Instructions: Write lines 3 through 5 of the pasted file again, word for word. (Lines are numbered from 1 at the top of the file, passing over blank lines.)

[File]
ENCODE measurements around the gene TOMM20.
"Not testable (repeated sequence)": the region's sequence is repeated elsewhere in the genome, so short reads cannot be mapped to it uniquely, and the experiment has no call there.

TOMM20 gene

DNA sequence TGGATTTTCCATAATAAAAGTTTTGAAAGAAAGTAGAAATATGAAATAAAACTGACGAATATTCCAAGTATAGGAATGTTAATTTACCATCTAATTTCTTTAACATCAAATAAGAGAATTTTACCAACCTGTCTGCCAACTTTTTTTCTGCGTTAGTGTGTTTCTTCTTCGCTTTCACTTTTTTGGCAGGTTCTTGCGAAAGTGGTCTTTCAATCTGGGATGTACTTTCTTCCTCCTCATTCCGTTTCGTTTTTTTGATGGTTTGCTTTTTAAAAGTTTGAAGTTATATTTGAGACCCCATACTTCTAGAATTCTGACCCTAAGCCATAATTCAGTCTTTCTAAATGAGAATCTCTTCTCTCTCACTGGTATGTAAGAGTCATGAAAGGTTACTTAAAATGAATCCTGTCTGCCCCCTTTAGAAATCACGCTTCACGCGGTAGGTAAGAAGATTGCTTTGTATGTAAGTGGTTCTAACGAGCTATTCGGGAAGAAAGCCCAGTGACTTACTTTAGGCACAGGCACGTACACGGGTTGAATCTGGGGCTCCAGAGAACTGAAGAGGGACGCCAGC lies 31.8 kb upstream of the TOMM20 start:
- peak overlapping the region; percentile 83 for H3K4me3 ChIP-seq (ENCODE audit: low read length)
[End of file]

TOMM20 gene

DNA sequence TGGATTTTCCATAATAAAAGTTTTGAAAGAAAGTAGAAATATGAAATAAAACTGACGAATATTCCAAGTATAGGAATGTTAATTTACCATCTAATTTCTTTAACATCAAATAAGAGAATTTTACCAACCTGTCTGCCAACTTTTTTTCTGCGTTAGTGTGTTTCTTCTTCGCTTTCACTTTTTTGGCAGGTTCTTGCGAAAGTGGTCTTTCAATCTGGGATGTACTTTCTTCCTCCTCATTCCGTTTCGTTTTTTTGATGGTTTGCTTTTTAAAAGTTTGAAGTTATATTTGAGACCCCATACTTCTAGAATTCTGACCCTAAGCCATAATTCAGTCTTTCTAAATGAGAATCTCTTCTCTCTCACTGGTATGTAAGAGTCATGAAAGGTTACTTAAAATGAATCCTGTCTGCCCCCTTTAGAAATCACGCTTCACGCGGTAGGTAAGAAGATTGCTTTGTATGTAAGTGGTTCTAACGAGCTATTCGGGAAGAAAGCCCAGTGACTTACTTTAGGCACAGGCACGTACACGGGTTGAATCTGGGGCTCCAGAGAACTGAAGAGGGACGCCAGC lies 31.8 kb upstream of the TOMM20 start:
- peak overlapping the region; percentile 83 for H3K4me3 ChIP-seq (ENCODE audit: low read length)